When Shakira shimmied her way onto MTV in 2001 with a steamy video for a slick, cookie-cutter dance-pop song, some people associated the Colombian singer with her American pop-music contemporaries Britney Spears and Christina Aguilera. But the stylistic breadth of Shakira's music — elements of folk, Middle Eastern and traditional Latin styles over a foundation of rock and pop — gave her a degree of credibility the American teen queens lacked. What's more, when Shakira broke through in the United States, she'd already been a huge star across Latin America since 1996.
Shakira Isabel Mebarak Ripoll was born February 2nd, 1977, and raised in a middle class family in the Colombian port city of Barranquilla. Her Colombian-born mother is of Spanish and Italian descent; her New York City-born father's parents had emigrated to the U.S. from Lebanon. Shakira's name is Arabic for "full of gratitude."
She wrote her first poem at four years old, learned to belly dance after her father took her to a local Middle Eastern restaurant and wrote her first song lyrics by age eight. At 10, she won first place in a talent contest sponsored by a local TV station. After enrolling in a modeling school, she put together a dance group and served as its choreographer. Three years later, at 13, she performed an impromptu song and dance for an executive of Sony Discos — the Latin division of Sony Music — and was offered a three-album deal. Her first two albums, Magia (magic) and Peligro (danger), released in Colombia only, consisted of poorly produced pop ballads with electronic accompaniment, and suffered weak sales. But before she began writing and recording the songs for her third disc, she took a hiatus to finish high school. In that time, she discovered American rock acts Nirvana, Aerosmith and Tom Petty.
In 1995, with new musical influences that also included Alanis Morissette, Shakira began recording Pies Descalzos (bare feet), a giant leap forward from the synthesized pop of her first two discs. Released in 1996, the album of singer-songwriter rock and pop wound up selling more than 5 million copies and was followed the next year by a reworked version titled The Remixes. In 1998, she released ¿Dónde Están Los Ladrones? (where are the thieves?), a set of pop, rock and acoustic ballads whose poetic imagery and solid melodies won her big critical acclaim. The Middle Eastern-tinged "Ojos Así" became a worldwide hit, making Shakira a household name across Latin America and Europe.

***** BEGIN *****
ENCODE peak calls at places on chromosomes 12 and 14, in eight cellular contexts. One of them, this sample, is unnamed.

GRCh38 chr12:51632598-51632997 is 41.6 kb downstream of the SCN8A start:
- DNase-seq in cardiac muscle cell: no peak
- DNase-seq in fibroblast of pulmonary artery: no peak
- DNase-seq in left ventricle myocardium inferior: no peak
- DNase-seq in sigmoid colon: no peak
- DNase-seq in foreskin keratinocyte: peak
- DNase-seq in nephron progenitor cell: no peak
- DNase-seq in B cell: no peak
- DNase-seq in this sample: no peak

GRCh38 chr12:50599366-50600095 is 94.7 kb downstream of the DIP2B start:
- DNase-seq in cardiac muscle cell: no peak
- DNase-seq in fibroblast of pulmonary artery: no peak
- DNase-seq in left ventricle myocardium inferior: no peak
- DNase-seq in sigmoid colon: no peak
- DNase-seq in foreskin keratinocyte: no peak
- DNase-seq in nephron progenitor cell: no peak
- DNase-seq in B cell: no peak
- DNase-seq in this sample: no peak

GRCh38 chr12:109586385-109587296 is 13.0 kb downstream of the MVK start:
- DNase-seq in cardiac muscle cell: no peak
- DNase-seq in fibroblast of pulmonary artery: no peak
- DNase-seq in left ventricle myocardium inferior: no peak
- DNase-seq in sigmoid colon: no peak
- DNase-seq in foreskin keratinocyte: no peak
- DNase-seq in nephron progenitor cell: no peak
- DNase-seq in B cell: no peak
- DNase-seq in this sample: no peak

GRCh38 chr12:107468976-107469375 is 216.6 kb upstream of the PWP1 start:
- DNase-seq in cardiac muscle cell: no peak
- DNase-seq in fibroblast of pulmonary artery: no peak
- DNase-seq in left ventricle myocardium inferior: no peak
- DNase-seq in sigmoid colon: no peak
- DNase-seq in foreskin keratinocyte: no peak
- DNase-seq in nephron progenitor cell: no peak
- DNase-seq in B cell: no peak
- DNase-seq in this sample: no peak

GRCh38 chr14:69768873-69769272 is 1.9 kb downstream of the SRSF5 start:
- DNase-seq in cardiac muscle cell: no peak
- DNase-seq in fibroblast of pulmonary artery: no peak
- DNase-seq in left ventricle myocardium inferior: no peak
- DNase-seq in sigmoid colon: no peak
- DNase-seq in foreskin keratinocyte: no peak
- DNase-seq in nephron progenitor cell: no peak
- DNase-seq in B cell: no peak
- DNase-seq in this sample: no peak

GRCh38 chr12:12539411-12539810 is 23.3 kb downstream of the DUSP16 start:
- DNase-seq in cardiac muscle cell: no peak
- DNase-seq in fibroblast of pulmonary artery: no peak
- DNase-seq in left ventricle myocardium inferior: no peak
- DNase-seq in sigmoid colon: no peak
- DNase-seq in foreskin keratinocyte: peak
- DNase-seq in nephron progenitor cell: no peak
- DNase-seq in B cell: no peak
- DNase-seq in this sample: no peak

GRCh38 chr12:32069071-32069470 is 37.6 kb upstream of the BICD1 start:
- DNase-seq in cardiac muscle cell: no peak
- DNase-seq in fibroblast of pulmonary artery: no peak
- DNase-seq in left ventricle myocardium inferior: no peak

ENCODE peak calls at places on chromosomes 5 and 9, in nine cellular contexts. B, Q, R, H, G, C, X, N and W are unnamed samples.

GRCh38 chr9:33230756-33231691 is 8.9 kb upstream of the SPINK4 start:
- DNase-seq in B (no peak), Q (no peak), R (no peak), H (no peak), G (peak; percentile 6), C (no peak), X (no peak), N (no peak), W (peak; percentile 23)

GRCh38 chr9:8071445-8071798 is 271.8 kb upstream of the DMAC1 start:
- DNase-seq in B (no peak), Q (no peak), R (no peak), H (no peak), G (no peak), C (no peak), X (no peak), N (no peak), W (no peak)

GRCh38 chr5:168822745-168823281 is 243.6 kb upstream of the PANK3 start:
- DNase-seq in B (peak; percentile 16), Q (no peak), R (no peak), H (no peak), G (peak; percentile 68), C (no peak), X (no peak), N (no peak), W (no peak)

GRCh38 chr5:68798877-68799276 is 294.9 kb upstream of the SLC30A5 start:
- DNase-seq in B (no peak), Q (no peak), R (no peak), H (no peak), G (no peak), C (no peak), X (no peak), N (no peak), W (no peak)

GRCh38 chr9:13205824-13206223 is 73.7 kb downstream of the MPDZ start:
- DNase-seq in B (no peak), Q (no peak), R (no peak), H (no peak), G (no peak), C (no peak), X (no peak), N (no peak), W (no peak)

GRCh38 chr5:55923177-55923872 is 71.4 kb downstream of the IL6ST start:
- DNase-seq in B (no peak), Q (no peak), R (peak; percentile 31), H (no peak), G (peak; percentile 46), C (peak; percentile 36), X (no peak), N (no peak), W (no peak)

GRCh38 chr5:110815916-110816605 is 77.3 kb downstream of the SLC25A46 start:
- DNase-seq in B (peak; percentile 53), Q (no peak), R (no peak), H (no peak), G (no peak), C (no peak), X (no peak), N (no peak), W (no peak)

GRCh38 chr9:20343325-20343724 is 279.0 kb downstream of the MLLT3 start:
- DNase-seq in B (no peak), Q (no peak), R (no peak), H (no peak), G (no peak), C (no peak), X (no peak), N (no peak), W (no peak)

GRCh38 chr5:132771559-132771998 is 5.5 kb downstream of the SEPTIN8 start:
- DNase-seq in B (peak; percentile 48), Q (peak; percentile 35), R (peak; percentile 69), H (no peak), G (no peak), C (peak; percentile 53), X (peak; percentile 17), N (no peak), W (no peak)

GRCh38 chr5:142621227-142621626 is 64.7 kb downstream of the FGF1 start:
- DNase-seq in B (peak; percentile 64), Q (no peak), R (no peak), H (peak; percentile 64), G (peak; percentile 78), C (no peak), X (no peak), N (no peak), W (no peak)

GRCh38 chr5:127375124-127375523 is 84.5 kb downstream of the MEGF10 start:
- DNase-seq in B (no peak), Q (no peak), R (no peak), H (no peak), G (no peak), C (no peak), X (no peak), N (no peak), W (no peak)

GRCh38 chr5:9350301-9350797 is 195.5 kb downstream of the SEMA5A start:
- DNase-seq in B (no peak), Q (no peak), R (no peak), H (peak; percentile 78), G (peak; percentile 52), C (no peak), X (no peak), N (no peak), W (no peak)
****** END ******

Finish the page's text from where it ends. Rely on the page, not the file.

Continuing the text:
The only big country she hadn't broken into was the United States. For that — at least at the turn of the millennium — Shakira would need to record in English. She didn't want to record songs by other writers, and she wasn't ready to write in English until she had a strong enough command of the language. Instead, Shakira followed Ladrones with a live MTV Unplugged album that included all but one of the songs from the previous album, plus "Estoy Aquí." a Latin pop chart-topper from Pies Descalzos. And she hunkered down with English-language songwriter Gloria Estefan, who co-wrote Shakira's big breakthrough hit, "Whenever, Wherever." It was the first single from her 2001 U.S. breakthrough album Laundry Service, shooting to Number Six on Billboard's Hot 100 and propelling the album to Number Three. (Her precursor in the Latin crossover sweepstakes had been Ricky Martin, who broke through to U.S. audiences two years earlier with the Billboard chart-topper, "Livin' la Vida Loca," from his 1999 album Ricky Martin.) Also in 2001, Shakira's boyfriend Antonio de la Rúa, son of then-president of Argentina Fernando de la Rúa, proposed to her; as of 2008 the couple had not yet married.